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The two newest unicorn companies are women-focused and women-led

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Published Last updated This article is more than 2 years old.

This story is part of How We’ll Win in 2019, a year-long exploration of workplace gender equality. Read more stories here.

For female-led startups, this has been a pretty good week. On Tuesday, beauty brand Glossier announced that it had raised $100 million in its most recent round of funding, increasing its valuation to $1.2 billion. And today (March 21), clothing subscription service Rent the Runway made a similar announcement—a $125 million funding round, which propelled its valuation to the billion-dollar mark (paywall).

The two companies have a lot in common. They were founded within a year of each other (Rent the Runway in 2009, Glossier in 2010); they used analytics and customer feedback to fine-tune their offerings; they didn’t do much marketing but instead relied on social media and word of mouth. Oh, and they’re both led by women who were able to tailor their products for female customers.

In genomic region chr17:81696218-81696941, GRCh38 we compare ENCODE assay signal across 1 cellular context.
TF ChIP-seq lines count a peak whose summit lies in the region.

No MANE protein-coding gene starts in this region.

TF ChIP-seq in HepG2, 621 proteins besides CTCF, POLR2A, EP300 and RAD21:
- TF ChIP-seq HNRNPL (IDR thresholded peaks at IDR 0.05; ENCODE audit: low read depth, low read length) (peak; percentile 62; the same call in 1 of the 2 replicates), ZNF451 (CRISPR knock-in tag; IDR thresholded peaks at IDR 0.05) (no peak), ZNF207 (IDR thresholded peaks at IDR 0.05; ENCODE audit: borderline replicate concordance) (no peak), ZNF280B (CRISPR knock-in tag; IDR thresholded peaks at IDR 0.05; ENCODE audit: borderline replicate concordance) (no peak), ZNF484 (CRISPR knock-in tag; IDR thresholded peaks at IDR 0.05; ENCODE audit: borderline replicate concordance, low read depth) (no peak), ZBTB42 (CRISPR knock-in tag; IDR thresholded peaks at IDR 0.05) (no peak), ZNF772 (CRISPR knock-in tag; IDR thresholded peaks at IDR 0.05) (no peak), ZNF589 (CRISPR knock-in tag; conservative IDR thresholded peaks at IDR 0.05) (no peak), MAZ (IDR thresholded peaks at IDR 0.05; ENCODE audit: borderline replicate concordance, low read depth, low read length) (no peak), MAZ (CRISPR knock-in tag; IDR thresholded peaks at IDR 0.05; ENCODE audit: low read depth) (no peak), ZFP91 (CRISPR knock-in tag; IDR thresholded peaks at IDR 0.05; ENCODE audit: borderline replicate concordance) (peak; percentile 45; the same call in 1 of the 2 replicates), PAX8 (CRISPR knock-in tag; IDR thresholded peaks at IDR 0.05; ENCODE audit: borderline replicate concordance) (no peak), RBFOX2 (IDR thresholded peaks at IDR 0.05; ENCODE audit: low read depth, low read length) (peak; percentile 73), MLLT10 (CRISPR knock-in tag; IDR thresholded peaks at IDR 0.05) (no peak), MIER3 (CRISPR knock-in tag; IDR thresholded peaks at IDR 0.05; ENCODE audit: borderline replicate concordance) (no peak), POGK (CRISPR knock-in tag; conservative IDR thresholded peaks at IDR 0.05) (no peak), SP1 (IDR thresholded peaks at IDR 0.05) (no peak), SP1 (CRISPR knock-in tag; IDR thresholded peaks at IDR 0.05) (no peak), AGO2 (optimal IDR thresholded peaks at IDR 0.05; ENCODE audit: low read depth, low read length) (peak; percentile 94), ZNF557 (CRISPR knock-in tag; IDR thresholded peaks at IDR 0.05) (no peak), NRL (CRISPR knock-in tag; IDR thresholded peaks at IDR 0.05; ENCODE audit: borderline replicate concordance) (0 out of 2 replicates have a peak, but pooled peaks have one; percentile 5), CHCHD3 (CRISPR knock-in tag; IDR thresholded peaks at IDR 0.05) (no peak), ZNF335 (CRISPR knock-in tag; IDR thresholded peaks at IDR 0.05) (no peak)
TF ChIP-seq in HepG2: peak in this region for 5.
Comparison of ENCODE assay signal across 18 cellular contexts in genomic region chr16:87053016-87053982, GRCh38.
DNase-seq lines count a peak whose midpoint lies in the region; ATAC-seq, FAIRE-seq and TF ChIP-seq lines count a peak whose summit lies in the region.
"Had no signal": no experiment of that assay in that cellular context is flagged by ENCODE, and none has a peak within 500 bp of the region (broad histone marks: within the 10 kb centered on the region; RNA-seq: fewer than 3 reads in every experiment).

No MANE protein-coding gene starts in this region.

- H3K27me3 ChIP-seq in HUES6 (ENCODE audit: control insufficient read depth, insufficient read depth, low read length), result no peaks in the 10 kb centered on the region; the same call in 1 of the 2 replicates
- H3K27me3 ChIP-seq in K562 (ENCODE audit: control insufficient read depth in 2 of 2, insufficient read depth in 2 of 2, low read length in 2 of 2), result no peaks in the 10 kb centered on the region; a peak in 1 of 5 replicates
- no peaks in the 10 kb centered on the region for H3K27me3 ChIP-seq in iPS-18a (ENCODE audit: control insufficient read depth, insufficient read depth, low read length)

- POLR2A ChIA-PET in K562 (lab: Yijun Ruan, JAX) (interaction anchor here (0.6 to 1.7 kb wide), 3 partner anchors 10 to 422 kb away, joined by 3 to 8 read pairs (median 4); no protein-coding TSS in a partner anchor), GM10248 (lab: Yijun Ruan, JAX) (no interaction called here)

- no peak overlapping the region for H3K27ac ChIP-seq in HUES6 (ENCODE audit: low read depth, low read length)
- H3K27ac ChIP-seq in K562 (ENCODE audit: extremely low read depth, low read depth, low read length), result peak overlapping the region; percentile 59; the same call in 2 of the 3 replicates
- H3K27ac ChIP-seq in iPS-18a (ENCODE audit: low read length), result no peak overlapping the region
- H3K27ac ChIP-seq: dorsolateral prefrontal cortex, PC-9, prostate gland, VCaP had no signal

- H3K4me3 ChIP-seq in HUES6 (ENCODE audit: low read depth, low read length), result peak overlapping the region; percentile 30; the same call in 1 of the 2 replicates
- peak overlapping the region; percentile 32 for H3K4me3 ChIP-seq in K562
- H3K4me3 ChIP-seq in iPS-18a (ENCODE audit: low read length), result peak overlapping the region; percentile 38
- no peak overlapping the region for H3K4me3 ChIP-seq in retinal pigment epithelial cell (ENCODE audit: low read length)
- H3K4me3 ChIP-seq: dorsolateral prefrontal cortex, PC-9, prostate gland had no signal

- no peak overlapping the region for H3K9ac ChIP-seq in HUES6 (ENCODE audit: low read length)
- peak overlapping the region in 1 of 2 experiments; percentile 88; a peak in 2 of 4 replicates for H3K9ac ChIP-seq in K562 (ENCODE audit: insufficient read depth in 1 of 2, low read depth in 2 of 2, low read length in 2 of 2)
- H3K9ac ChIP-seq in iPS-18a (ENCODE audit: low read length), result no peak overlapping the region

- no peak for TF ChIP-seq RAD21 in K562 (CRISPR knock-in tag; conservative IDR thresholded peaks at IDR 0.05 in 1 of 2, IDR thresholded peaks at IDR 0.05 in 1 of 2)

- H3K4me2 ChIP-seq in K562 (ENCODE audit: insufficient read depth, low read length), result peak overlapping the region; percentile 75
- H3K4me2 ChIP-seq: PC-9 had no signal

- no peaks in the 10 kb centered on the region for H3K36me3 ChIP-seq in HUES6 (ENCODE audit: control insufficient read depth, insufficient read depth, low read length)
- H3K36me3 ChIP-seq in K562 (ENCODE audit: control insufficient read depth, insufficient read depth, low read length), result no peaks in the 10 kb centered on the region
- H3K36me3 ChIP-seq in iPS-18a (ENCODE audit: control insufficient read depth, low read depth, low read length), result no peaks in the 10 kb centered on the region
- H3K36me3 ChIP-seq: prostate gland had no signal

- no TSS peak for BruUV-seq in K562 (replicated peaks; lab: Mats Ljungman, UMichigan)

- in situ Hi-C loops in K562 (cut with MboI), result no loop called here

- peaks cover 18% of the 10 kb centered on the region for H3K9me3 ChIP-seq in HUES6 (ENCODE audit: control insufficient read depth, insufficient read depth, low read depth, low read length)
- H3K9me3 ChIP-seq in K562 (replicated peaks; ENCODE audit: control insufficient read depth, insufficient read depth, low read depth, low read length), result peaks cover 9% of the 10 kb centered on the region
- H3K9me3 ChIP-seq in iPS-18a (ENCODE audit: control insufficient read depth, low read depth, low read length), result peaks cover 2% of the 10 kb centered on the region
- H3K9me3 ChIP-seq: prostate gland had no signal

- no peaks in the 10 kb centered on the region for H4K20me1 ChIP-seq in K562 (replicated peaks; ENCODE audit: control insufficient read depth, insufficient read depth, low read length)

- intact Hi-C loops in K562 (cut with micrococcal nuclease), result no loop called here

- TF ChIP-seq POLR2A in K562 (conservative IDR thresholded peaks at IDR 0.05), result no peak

“I think the unicorn status of Glossier and Rent the Runway may nudge investors to be more open about the market opportunity for female-led startups with majority female customers,” says Amy Chen, the director of entrepreneurship programs at NYC Media Lab.

Unicorns are no longer rare in Silicon Valley, but that doesn’t mean they’re not important indicators. “Each major wave of technology innovation has given rise to one or more super-unicorns — companies that could change your life to work at or invest in, if you’re not lucky/genius enough to be a co-founder,” wrote Aileen Lee for Tech Crunch in 2013. “This leads to more questions. What is the fundamental technology change of the next decade (mobile?); and will a new super-unicorn or two be born as a result?”

When Lee wrote that post, there were no US-based unicorns with female founders. Five years later, in May 2018, there were 14, making up a little more than 10% of all unicorns. It’s not hockey stick-type progress, but it’s progress.

Perhaps, in 2019, this “fundamental change” Lee referred to isn’t about technology at all. Maybe it’s about tapping into an underserved customer base: women. And female founders are uniquely positioned to do so.

This story is part of How We’ll Win in 2019, a year-long exploration of workplace gender equality. Read more stories here.

This story has been updated to include a comment from Amy Chen.

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